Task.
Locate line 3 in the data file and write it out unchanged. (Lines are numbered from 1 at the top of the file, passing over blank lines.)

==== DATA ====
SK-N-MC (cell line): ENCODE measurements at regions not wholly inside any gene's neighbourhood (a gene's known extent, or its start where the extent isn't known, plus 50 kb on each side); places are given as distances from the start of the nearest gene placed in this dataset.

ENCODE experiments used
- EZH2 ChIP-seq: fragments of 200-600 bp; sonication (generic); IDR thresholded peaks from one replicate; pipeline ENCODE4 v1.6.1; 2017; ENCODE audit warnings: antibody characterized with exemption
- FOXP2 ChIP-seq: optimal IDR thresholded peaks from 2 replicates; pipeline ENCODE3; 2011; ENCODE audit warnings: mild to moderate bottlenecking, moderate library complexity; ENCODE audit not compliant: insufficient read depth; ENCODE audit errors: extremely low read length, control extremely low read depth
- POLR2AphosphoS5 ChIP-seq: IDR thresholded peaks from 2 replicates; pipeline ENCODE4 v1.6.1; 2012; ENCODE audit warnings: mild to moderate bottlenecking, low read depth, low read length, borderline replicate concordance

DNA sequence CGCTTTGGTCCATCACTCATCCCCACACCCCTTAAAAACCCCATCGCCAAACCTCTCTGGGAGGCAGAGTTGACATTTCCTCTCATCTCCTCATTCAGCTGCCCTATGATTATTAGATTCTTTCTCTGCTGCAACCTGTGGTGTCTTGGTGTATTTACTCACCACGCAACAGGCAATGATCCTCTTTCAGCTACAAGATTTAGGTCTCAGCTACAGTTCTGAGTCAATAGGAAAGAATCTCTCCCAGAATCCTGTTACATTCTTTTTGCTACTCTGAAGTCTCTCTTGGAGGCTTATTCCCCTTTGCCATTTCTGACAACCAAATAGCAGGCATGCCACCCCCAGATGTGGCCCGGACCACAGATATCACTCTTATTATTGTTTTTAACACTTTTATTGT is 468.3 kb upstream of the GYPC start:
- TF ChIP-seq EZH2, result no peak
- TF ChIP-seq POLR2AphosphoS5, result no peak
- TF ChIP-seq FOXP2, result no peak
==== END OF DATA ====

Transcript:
- EZH2 ChIP-seq: fragments of 200-600 bp; sonication (generic); IDR thresholded peaks from one replicate; pipeline ENCODE4 v1.6.1; 2017; ENCODE audit warnings: antibody characterized with exemption